I have a friend whose eldest is starting school this year and she rang me all flustered about what she could do to support her child’s transition to primary school.
She is a calm, organised parent and what had got her into a flap had been an article about ‘school readiness’. I felt so sorry for her but was also so annoyed that an article aiming to ‘help’ had in fact done the opposite.
As a Mum, I totally get this anxiety and natural desire on a parents’ part to help make the transition to school smooth.
And as both a Mum and a teacher, it bothers me that after the first week of January, every year, the trickle of information about what to do before your child starts school begins… by the end of January it is a torrential downpour with ‘school readiness’ check lists spanning across pages and pages.
It stresses parents out and this filters down to their children, resulting in heightened anticipation and worry.
Inundating parents with information does more harm than good and clouds the ‘message’ that most teachers wish parents were receiving…
I asked a few of my teacher friends to tell me their top three skill sets they’d love all children to arrive with on day 1 of kindy.
Not one of them mentioned already reading, writing or spelling, but rather they talked about skills that focused on a good level of motor development, hand-eye coordination and social/emotional wellbeing.
· Being able to share with their peers
· Take- turns
· Problem solve social issues by saying ‘stop. I don’t like that’ or leaving to play elsewhere
· Looking after others and empathy
· Helping their peers
· Being inclusive
This covers things like:
· Dressing themselves
· Getting the equipment they need if it isn’t immediately in front of them
· Packing and unpacking their own bag (zipping and unzipping)
· Recognising their own property (name and name label recognition)
· Asking for help when necessary
· Opening and closing lunch containers and drink bottles
· Using a pair of scissors
· Winding a glue stick up and down
· Using a pencil/pen with correct pencil grip to draw different lines
· Following simple instructions to complete a task
· Recalling classroom/teacher expectations
· Being involved in class discussions
· Sitting still for a small period of time (crossed legged and/or on a chair)
· Focusing on a task to completion
Further down their lists came things like
· Able to write their first name
· Can verbally count up to ten
I hope you haven’t read to here and freaked out about checking off all of the skills above?!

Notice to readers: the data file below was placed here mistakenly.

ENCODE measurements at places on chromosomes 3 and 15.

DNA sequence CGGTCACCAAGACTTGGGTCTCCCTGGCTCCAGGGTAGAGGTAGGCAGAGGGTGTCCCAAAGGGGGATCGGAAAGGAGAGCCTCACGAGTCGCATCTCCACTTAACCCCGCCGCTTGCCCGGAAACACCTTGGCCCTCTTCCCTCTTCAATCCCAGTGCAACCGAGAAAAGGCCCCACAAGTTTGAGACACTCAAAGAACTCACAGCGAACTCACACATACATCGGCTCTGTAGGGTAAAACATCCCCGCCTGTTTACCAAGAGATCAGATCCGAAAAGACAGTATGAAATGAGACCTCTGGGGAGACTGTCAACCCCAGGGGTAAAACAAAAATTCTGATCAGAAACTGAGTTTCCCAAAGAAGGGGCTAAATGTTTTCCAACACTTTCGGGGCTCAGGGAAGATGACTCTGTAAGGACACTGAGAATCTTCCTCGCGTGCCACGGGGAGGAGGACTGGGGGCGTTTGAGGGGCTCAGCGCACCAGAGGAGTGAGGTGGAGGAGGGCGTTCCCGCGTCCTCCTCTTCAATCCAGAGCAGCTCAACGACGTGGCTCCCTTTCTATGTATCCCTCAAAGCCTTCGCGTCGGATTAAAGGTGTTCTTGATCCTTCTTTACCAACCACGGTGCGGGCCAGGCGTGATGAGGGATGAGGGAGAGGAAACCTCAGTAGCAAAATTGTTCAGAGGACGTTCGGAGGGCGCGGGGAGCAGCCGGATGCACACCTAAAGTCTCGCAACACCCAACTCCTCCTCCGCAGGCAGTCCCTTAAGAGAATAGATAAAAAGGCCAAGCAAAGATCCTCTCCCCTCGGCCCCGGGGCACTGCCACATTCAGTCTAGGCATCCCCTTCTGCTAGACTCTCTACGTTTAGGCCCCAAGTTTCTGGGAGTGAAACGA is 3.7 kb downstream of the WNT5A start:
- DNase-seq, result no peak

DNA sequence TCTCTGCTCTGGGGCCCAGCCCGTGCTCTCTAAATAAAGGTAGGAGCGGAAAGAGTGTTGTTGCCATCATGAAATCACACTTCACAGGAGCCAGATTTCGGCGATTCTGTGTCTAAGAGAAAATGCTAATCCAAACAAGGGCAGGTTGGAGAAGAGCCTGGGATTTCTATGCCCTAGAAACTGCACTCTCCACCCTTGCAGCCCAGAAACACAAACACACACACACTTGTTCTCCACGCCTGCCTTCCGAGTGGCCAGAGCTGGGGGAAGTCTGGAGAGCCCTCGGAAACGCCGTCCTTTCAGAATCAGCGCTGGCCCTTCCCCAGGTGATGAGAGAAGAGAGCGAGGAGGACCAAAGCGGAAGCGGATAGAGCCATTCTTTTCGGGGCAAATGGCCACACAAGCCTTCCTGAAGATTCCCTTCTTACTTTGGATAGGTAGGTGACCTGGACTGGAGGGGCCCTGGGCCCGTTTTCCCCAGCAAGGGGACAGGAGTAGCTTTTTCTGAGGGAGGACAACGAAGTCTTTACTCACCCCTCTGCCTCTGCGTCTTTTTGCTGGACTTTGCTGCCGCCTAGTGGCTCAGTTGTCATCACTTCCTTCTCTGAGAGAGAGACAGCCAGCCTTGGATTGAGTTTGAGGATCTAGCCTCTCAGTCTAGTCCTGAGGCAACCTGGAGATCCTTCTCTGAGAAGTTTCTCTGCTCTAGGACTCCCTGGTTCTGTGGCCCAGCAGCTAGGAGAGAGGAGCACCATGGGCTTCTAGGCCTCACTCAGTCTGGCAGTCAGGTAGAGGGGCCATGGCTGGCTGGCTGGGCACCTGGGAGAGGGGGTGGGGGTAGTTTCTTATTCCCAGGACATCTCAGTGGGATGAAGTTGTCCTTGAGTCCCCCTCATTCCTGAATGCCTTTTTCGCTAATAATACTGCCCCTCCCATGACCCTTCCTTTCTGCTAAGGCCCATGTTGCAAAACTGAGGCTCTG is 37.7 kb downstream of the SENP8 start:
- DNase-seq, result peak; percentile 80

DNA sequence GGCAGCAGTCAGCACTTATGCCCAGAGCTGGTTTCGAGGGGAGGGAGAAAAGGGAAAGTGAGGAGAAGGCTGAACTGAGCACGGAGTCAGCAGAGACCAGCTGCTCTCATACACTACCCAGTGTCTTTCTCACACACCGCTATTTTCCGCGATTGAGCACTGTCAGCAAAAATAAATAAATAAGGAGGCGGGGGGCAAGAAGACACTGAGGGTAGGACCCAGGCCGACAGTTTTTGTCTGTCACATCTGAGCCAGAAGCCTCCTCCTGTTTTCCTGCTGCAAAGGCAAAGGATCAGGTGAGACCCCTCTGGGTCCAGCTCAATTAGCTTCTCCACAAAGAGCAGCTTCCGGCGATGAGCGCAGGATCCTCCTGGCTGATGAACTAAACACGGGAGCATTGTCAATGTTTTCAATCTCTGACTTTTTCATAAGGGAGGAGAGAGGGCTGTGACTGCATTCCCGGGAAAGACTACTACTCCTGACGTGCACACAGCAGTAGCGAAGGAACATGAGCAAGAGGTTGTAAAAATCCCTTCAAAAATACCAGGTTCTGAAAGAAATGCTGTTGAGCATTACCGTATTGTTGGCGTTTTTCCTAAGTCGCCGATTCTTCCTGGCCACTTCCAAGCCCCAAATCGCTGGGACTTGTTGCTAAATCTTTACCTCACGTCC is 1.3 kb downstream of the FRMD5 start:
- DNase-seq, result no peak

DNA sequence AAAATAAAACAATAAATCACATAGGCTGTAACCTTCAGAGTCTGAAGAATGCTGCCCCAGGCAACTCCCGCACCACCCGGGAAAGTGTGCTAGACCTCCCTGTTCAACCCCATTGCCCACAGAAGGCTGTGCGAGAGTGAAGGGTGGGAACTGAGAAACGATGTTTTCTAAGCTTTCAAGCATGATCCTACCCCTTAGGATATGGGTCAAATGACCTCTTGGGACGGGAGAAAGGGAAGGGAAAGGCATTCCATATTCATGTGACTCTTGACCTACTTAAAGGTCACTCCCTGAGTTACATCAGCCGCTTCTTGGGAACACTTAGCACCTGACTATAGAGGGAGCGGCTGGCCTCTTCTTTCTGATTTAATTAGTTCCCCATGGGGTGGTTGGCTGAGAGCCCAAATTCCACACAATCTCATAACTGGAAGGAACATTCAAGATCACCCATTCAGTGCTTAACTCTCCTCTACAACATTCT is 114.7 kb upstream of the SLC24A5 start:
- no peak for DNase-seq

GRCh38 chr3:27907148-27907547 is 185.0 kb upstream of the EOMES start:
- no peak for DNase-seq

They can ALL be a part of everyday life with a preschool child.
1. Encourage them to dress themselves (yes even if this means longer to get out of the house)
2. When picking them up from day care/preschool encourage them to find their own property and physically repack their own bag independently.
3. When it is dinner time encourage them to set the table (i.e. finding the equipment they will need for dinner for themselves and siblings)
4. At home, or at the park encourage them to help a peer or sibling who might need a push on a swing, a helping hand up a ladder etc.
5. Actively model sharing and turn taking when they are at home either with siblings or with a parent.
6. Let them explore their new bag, lunch boxes and drink bottles so that they are confident opening and closing lids etc.
7. Encourage them to ‘use their words’ to explain when something is upsetting them, rather than lashing out, yelling or crying.
8. Give them time with safety scissors and an old magazine, paper and pencils, a glue stick and squares of paper- to let them explore these materials and get confident manipulating them.
Those skills not covered in the above examples become incidental i.e. following simple instructions, asking for help when needed etc.
On a parting note give your child time to persevere with a task before stepping in to help, if they ask for support, offer as little as you can for them to continue completing it themselves. It gives them a greater sense of achievement and confidence boost.
To all the parents with little ones starting Kindy,
Keep it light and keep it fun. They have so many years of schooling ahead of them and are still so little. They shouldn’t know stress or anxiety yet.
Let them play and laugh and make up silly games for this will foster a love of learning and lifetime of curiosity.
Your hands-on helper,